There are so many questions asked by the Ashya King story, not least about NHS oncology and if our services are up to scratch. I have been on the receiving end of cancer treatment, albeit many years ago, when there weren’t the treatment options available that are available now, and I know that we have ground to make up in this regard if we are to improve our survival rates in the UK.
But, without being a professional in the field, it’s very difficult to really know the ins and outs of this child’s medical case.
What I do know is that Brett and Naghmeh's unhappiness over their child’s treatment plan turned into an international manhunt, after an emergency protection order requested by the hospital. A sick child was unnecessarily separated from his parents – who evidently would do anything for him – and an international warrant put out for their arrest, on grounds of neglect.
Instead of a reasonable, sensitive response, a piece of legislation was activated which only sees cases in black and white. The end result was Mr and Mrs King being handcuffed and separated from their seriously ill child.
The European Arrest Warrant isn’t like any previous extradition treaties we have had across the decades. On the say so of a judge in one of the EU member countries, people can be chased across borders – without any prima facie evidence – and placed in custody until the legal system decides what to do with them. This was legislation designed to catch terrorists. It hardly works for that, and it certainly doesn’t work when dealing with a complex situation involving a sick child and parents who wanted to seek medical treatment outside of their local hospital.
Faced with a court order, Hampshire Police started the process of searching for the family outside of the UK’s borders, where they don’t have jurisdiction. But instead of using the international means available to locate the family, check that the child was as well as can be expected given his condition, and bring them back to the UK – the parents were put in a cell by Spanish police.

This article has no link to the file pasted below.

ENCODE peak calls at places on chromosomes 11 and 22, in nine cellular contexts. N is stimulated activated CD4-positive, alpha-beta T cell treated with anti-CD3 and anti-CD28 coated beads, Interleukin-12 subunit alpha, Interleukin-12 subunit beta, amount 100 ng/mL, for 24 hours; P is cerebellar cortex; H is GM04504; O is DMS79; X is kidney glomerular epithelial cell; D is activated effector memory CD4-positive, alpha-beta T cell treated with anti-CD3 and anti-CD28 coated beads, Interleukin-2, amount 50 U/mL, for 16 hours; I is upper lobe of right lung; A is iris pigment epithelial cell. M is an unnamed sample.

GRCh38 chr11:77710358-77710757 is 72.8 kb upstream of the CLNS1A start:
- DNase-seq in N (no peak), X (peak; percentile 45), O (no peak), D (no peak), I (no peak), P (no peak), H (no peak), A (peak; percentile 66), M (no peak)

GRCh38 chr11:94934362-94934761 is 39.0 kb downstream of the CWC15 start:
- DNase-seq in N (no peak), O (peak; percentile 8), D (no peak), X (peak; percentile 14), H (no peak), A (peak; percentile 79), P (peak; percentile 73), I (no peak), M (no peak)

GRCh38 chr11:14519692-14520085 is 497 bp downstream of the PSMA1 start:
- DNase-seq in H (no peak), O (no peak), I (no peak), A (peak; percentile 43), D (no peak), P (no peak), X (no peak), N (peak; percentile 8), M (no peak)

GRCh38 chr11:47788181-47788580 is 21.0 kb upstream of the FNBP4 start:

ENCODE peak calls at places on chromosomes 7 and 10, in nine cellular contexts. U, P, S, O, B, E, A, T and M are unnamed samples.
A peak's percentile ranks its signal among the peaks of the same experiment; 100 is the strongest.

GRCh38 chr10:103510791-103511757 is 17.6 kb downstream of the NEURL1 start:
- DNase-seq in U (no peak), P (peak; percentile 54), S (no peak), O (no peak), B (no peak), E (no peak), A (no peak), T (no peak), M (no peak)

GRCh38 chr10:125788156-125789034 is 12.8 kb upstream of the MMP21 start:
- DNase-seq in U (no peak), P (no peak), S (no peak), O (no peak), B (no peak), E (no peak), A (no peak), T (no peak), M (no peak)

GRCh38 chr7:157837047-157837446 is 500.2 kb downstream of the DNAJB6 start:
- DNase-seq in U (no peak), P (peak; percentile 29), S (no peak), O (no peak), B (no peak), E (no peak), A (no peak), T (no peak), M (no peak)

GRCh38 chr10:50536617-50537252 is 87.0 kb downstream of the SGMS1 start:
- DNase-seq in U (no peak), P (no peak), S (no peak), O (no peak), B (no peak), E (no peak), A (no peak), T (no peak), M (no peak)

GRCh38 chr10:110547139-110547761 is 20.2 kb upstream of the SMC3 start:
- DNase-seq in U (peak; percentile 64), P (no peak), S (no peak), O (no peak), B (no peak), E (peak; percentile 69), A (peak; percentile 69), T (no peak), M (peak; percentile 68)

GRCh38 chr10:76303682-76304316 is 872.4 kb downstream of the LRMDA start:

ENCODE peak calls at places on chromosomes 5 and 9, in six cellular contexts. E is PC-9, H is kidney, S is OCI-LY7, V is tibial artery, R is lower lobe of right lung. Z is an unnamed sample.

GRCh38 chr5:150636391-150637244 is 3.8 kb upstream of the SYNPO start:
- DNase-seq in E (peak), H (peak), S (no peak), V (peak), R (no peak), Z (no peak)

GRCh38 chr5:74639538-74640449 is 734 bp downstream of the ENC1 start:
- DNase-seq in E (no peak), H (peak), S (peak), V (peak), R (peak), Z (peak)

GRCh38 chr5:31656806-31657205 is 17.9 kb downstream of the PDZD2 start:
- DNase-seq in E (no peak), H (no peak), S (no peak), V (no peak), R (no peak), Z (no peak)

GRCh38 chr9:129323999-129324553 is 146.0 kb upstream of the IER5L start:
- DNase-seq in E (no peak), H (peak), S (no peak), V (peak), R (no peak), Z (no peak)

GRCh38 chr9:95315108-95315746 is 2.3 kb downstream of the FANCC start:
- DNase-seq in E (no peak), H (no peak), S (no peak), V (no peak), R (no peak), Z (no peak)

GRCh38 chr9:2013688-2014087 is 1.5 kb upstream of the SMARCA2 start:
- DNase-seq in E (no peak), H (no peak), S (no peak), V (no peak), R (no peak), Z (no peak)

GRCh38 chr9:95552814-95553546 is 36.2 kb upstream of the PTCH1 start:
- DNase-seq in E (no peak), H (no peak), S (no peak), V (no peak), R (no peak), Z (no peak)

People in the UK started to wonder why the law was being so heavy handed. Hampshire Police went to great lengths to stress that criminal charges had not been brought, and nor were they saying that any crime had been committed. In the end it took the intervention of the Prime Minister, and other senior figures voicing their concerns, about the ongoing imprisonment of the Kings to secure their release.
But the European Arrest Warrant is an incredibly harsh measure to employ – and consequently it requires the intervention of politicians to try to inject some humanity and common sense into proceedings.
I am proud of the history of fairness and the common law which made this country a leading light over the centuries: carrying the beacon for free trade, abolishing slavery and, as we remember in this centenary year, defending democratic values at the cost of millions of lives.
Which is why this draconian legislation is so alien to our system of law and fairness. We do not expect loving parents to be locked up in a foreign country for caring about their child. This case has set a very worrying precedent. It questions the authority parents have over their own child – and the extent to which the state can interfere.
In pictures: Ashya King's case
In pictures: Ashya King's case
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Brett King, back left, and Naghemeh King, right, accompany their son Ashya King (5) center, as he arrives for pre-cancer treatment examinations at the Motol hospital in Prague, Czech Republic
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Ashya King (5) arrives for pre-cancer treatment examinations at the Motol hospital in Prague, Czech Republic
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Brett King, father of five year old Ashya King, talks to members of the press after holding a press conference at his lawyer's office in Seville, Spain
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Brett and Naghemeh King, parents of Ashya King, attend a press conference in Sevilla, Spain. The British parents are heading to see him at a hospital in southern Spain following release their from custody after United Kingdom authorities dropped accusations of child cruelty against them